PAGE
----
Alligatoring is a form of paint failure where large cracks form through the surface layer only, resulting in the appearance of an alligator hide.
- Applying paint over a porous, unsealed surface resulting in rapid absorption and improper film formation.
- Applying paint in high heat or very low humidity causing solvent to evaporate too rapidly.
- Applying second coat of paint before first coat has completely dried.
- Application of a harder, less flexible paint or coating over a softer or more flexible one (a brittle oil-based paint over a more flexible latex paint).
Remove all loose paint, sand edges smooth, then prime and seal the surface with an appropriate primer for the specific application or surface to be painted. Once primer is completely dry, apply fresh coat of paint.
The unwanted sticking together of two painted surfaces when they are pressed together (such as a door sticking to the door jamb or a window sash sticking to the frame), or a painted surface sticking to another surface such as weather stripping.
- Insufficient dry time of the paint before closing doors or windows.
- Use of a low quality semi-gloss or gloss paint.
Apply a top quality semi-gloss or gloss latex paint, preferably one with an acrylic resin. Low quality latex paints will have poor block resistance, especially in hot, humid conditions.
Follow label instructions regarding dry time of the paint. Acrylic latex paint generally has better early block resistance than vinyl latex or alkyd (oil-based) paints, although alkyd paints do develop better block resistance over time. The application of talcum powder, petroleum jelly, or wax can relieve persistent blocking of the paint.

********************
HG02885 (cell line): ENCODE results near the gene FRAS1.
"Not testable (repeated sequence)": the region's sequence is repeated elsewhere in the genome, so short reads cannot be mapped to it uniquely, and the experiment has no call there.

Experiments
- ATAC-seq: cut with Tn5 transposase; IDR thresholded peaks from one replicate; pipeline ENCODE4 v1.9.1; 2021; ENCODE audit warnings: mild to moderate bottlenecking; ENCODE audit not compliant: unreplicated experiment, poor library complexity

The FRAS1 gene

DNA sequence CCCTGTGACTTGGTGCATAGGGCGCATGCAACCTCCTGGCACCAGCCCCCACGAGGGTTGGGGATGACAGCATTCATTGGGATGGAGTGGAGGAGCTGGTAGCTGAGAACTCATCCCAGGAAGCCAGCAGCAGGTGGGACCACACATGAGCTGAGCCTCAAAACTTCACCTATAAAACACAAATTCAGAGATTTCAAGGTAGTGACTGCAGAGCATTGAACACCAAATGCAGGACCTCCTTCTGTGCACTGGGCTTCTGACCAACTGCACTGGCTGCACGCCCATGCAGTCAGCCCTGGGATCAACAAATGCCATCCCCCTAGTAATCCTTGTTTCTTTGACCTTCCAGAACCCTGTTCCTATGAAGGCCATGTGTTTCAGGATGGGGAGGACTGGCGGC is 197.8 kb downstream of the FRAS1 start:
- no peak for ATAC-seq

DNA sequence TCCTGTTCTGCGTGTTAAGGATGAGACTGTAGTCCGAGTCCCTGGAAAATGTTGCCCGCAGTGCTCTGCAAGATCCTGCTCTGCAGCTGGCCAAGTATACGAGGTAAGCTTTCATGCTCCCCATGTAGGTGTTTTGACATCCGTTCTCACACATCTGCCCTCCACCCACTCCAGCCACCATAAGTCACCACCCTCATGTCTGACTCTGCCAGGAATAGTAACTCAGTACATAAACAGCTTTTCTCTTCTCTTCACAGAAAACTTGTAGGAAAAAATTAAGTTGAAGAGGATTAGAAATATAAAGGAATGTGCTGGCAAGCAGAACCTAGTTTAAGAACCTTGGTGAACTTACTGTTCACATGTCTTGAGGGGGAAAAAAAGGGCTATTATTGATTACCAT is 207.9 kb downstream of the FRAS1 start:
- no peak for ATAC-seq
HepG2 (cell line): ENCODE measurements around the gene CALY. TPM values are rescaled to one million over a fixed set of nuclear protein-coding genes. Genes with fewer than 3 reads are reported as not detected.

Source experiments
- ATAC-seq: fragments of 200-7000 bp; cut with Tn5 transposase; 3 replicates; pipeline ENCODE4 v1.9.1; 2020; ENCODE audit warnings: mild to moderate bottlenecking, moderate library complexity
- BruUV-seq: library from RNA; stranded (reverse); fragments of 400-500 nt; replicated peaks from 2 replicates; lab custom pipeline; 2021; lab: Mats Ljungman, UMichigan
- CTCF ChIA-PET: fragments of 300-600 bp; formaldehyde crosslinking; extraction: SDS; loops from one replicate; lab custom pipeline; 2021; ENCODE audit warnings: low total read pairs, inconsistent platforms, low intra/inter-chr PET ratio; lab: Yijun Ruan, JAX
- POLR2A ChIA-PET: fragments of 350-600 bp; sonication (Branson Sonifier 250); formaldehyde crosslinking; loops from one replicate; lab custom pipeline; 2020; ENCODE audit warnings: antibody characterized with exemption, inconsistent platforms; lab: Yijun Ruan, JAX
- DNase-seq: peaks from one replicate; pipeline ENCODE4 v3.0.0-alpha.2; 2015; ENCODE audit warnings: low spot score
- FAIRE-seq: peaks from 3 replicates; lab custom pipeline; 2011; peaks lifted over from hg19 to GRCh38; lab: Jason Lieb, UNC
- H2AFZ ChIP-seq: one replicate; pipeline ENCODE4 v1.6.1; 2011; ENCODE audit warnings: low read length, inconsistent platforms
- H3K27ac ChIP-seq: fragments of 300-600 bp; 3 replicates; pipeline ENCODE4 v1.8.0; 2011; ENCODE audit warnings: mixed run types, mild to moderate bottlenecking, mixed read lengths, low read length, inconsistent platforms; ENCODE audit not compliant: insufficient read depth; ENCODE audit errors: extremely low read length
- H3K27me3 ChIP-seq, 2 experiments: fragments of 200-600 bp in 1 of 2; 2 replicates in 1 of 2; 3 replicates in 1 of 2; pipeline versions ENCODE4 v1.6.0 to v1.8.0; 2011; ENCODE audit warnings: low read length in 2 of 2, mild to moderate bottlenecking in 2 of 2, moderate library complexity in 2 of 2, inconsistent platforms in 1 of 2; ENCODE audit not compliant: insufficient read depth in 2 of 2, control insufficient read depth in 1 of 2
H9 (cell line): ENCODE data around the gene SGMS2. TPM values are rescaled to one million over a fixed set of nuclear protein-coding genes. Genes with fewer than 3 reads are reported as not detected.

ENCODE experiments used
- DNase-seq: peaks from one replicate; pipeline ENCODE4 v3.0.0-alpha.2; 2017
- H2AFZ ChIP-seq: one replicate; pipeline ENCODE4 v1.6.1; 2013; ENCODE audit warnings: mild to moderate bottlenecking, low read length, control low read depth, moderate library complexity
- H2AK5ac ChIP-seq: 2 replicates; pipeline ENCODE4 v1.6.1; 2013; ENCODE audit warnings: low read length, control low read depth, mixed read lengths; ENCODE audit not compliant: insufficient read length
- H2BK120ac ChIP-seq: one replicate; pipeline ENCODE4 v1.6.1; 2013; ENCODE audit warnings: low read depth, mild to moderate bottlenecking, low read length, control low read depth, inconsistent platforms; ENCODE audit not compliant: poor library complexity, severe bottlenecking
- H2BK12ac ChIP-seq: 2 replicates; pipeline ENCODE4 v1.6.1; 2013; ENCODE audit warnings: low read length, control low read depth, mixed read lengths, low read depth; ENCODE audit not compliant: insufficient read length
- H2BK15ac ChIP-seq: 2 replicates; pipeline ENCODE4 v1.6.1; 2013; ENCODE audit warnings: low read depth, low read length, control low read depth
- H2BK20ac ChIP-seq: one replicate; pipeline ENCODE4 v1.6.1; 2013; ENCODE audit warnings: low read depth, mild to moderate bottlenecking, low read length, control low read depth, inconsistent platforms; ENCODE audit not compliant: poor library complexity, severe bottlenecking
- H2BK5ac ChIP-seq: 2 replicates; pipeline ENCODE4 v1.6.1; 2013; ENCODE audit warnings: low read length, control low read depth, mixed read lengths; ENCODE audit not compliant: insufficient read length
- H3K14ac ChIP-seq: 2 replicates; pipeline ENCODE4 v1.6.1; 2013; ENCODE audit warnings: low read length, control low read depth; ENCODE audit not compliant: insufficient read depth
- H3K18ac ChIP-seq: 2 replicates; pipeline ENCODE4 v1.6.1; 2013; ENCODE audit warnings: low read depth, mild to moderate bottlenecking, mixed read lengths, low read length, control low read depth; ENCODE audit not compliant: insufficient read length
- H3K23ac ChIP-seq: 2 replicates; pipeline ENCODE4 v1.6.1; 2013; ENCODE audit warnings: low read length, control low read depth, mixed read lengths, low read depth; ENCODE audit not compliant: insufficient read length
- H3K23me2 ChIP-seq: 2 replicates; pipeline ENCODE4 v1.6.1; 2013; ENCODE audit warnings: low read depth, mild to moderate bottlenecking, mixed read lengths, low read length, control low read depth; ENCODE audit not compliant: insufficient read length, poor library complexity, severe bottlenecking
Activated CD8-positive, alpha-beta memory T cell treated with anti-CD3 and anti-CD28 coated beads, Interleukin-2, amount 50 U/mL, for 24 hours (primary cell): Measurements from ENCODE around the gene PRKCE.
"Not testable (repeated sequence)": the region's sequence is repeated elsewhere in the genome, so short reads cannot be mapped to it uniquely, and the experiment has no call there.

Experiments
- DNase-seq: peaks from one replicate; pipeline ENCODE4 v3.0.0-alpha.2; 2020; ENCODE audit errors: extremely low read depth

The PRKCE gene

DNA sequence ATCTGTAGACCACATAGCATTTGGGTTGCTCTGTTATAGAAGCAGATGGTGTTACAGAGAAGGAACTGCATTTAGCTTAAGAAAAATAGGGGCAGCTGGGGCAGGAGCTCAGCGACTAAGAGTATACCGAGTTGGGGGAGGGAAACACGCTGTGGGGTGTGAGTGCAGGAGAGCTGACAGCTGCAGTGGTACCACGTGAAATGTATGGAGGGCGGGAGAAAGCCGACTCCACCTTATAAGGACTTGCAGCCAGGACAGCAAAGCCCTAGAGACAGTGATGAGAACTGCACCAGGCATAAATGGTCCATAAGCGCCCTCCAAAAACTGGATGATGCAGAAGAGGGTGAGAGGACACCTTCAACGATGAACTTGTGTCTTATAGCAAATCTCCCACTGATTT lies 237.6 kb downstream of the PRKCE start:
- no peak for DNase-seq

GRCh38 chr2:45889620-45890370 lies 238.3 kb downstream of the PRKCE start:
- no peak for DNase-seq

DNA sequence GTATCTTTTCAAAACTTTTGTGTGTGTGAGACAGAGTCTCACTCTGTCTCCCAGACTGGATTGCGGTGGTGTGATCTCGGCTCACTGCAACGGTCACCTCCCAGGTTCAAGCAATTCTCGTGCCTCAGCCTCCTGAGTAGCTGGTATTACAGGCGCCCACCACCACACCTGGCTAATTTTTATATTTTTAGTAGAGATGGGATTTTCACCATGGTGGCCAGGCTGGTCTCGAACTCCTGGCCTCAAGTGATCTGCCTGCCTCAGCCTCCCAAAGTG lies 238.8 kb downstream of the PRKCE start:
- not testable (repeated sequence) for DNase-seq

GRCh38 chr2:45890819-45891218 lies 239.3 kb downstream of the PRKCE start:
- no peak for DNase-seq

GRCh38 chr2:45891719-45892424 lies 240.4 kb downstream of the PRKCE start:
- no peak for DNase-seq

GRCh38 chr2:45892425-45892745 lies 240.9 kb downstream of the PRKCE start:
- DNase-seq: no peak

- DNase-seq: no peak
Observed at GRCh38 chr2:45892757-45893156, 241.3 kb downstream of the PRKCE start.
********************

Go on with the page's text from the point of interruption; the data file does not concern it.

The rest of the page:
Lifting of paint from the underlying surface in the form of flakes. It is normally preceded by cracking or checking, and can occur over different surfaces.
- Cracking of exterior wood or plywood as it expands and contracts in response to changes in temperature and humidity, which is transmitted through the paint.
- Poor paint penetration, especially on wood with an excessive amount of hard/flat-grain pattern, which is smooth, hard and nonporous.
- Poor surface preparation.
- Applying the paint too thinly.
Scrape, sand or use a wire brush to remove loose, peeling paint. Sand rough edges smooth. If necessary, sand to fresh wood, particularly if there are loose wood fibers on the surface or on the back of the paint flakes. Prime the surface with the appropriate primer as soon as the surface has been prepped and is completely dry, then apply fresh paint according to package directions.
Deep/irregular cracks dried in the paint film, resembling dried mud.
- Paint was applied too heavily.
- Paint build-up in corners (walls, ceiling area, etc.).
- Incorrect cleaning, leaving contaminants on the surface before painting.
Remove all loose paint, sand rough edges, prime if needed, then repaint at recommended spread rate. Determine correct roller cover nap for the surface being coated (1/4" - 3/8" nap for smooth surfaces, 1/2" - 3/4" nap for medium/rough surface, and 1" nap and greater for rougher surfaces).